Born in Düsseldorf in 1937, the famed photographer has produced decades worth of photographic work focused on architecture. Her long-term research projects have zeroed in on a particular region or architectural style, resulting in massive tomes that pay tribute to prevailing architectural styles of the area. Across her vast body of work, it has been both her projects in Tel Aviv and Brussels that have garnered her the most praise and attention. Through her photographic lens, viewers are able to dive into the human history of the structures that surround us.

The presentation by Galerie Thomas Fischer of two works from her Brussels series will be necessary viewing for photography fans at the fair this year.

Grey Crawford. "Umbra", 1975-79. Installation view at Persons Projects, Berlin. Silver gelatin print. Each 50.5 x 66 cm. Courtesy Persons Projects.

Grey Crawford (Persons Projects)

After a childhood spent in Southern California, the artist honed his skills at the Rochester Institute of Technology and the Claremont Graduate University. It was at Claremont that Crawford’s artistic process blossomed while he was in charge of designing and building the university’s darkroom facilities. Drawing on inspiration from such artists as John McLaughlin, and Karl Benjamin, as well as architect Luis Barragán, his work fused abstract geometric forms with stark desert landscapes. It would take four decades for his oeuvre to be rediscovered, but since 2017, Crawford has found recognition in the art world for his photographic work.

At the fair, Persons Projects will showcase a selection of black-and-white photos from Crawford’s Umbra series, which was photographed in Southern California throughout the 1970s.

Evelyn Hofer. "Girl with Bicycle, Dublin", 1966. Dye Transfer. 41,6 x 33,5 cm (50,5 x 40,5 cm). © Estate of Evelyn Hofer, courtesy Galerie m, Bochum, Germany.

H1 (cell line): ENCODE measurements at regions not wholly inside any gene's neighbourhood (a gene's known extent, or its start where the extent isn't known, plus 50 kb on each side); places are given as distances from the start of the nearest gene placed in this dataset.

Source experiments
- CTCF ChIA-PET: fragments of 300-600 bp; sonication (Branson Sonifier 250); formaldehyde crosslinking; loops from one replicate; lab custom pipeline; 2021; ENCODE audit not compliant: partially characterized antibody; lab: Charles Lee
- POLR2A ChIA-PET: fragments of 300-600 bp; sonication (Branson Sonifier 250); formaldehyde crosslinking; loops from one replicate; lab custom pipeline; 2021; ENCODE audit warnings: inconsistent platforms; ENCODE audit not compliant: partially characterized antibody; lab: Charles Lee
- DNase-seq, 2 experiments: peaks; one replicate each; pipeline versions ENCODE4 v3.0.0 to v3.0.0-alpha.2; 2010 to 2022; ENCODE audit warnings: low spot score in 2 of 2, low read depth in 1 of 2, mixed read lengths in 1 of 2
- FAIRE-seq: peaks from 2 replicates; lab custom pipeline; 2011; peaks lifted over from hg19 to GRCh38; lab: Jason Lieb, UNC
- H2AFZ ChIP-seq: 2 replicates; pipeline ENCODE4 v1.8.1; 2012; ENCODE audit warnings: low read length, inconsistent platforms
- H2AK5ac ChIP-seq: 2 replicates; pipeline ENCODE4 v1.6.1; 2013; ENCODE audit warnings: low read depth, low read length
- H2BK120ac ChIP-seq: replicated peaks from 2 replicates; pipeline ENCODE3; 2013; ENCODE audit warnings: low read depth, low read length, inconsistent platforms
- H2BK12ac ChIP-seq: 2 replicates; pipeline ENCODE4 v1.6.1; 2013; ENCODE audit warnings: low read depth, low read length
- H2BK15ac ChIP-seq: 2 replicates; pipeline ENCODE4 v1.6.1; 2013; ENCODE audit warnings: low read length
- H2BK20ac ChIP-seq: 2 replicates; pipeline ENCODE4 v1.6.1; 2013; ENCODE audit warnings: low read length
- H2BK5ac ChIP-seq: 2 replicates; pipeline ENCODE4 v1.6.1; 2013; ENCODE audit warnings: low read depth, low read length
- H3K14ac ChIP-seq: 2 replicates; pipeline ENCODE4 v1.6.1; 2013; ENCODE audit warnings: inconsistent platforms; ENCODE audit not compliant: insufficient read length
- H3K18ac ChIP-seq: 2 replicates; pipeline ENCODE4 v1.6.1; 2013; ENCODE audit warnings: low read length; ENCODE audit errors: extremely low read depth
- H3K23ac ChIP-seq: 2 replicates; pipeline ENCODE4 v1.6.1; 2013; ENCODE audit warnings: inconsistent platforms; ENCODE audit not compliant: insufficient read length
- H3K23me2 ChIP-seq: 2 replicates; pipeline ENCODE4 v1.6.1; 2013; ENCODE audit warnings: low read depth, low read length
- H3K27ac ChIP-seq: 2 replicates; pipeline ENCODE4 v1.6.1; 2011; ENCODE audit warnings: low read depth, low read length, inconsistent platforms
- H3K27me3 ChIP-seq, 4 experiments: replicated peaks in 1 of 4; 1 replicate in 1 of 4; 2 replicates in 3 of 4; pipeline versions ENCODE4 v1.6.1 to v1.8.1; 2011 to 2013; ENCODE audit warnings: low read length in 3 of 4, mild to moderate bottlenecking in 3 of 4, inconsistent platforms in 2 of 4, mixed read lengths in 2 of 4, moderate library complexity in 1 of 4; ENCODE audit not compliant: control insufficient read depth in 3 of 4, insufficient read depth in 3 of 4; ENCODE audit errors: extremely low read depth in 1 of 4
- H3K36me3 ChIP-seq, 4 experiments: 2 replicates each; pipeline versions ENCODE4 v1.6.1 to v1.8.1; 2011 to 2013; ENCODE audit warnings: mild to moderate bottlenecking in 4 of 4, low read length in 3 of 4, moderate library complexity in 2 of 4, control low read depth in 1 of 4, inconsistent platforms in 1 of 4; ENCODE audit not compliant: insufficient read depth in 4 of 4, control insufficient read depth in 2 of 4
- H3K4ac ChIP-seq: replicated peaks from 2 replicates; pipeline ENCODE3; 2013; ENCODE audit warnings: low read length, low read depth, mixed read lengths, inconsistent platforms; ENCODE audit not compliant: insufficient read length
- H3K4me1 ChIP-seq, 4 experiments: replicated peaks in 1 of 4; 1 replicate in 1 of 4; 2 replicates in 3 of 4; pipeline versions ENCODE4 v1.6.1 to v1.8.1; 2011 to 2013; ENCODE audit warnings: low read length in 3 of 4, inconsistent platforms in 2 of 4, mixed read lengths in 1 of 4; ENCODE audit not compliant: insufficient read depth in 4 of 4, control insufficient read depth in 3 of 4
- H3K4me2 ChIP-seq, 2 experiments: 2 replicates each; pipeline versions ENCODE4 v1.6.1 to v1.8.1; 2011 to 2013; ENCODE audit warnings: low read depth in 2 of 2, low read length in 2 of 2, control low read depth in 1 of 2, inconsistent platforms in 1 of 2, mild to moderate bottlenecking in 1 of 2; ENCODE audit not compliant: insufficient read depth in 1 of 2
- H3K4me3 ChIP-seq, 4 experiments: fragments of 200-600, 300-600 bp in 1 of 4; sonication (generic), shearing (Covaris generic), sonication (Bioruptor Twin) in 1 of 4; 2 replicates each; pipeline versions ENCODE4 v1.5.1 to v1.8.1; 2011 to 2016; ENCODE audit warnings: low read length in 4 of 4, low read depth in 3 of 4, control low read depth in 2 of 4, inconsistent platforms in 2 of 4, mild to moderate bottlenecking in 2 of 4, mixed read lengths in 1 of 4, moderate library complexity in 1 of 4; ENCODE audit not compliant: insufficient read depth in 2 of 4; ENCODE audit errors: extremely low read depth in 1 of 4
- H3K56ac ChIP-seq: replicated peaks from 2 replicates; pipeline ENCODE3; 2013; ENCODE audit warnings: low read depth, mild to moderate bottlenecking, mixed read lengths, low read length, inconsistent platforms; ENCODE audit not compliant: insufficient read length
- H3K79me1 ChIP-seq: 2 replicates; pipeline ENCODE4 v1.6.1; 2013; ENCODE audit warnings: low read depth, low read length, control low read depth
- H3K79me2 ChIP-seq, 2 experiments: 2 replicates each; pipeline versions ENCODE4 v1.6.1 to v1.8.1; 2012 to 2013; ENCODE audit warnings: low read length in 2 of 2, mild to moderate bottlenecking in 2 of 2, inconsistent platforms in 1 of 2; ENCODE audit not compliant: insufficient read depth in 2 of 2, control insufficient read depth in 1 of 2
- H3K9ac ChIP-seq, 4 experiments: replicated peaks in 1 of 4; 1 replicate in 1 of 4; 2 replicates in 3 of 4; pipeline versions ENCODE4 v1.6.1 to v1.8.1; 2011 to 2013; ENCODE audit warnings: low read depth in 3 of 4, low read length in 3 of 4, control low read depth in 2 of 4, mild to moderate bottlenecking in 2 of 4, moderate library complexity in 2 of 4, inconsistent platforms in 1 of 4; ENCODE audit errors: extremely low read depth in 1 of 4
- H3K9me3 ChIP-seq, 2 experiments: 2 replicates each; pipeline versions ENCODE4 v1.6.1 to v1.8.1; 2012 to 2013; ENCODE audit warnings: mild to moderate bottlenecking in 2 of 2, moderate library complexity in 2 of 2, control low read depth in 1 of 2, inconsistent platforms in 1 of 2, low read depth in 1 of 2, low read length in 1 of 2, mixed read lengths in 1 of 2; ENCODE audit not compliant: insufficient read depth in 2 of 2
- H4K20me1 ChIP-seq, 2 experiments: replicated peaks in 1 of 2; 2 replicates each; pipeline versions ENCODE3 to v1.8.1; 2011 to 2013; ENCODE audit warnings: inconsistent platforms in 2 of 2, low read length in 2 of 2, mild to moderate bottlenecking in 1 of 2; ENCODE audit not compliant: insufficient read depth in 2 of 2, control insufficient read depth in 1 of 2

Evelyn Hofer (Galerie M)

After being rejected by the Paris Conservatory to continue her studies as a pianist, the German-born artist’s path shifted towards photography as a series of moves brought her to Mexico in the early 1940s. It was here that Hofer began to establish her reputation for crafting tightly-constructed portraits and scenic imagery using a four-by-five inch view camera. For decades, Hofer amassed a body of work that includes somber and ambiguous portraits centered in a straightforward, clear style.

Though the artist passed away at age 87 in Mexico City, her art lives on. For this year’s art fair, Galerie M will show her 1966 work, Girl with Bicycle, Dublin.

Axel Hütte. "Flower", 2020. Metal print framed. 83 x 66 cm. Ed. of 4. Courtesy Daniel Marzona.

Axel Hütte (Daniel Marzona)

Born in the city of Essen, Germany in 1951, Hütte has built up his art career through large-scale photographic works. As the main representative of the Düsseldorf School of Photography, the postwar artist has grown alongside peers that include photographers Andreas Gursky and Thomas Ruff. You won’t find a single person in the works of the famed German artist. It is nature and all of its elements that populate his photographs, and it is the concept of “soulscapes” that guides him.

In a celebration of his expansive work, the gallery Daniel Marzona will present three recent works by the photographer at their booth during Art Düsseldorf.

Pieter Hugo. Alan, Paris, 2019, from the series "Solus Vol. 1." Pigment print. 53 x 42 cm. ©Pieter Hugo, courtesy PRISKA PASQUER, Cologne.

Pieter Hugo (Priska Pasquer)

After being gifted a camera by his father as a child, the South African artist has built a reputation for capturing beautiful portraiture of communities around the world. His expansive body of work has brought him to Rwanda, Nigeria, China, Jamaica, the US, Mexico, and many other countries. It has resulted in four monographs thus far, plus space in the collections of museums that include Centre Pompidou, Museum of Modern Art, and V&A Museum.

The artist will show photographic works from two series, Solus Vol I and Californian Wildflowers, at the booth of Priska Pasquer during Art Düsseldorf.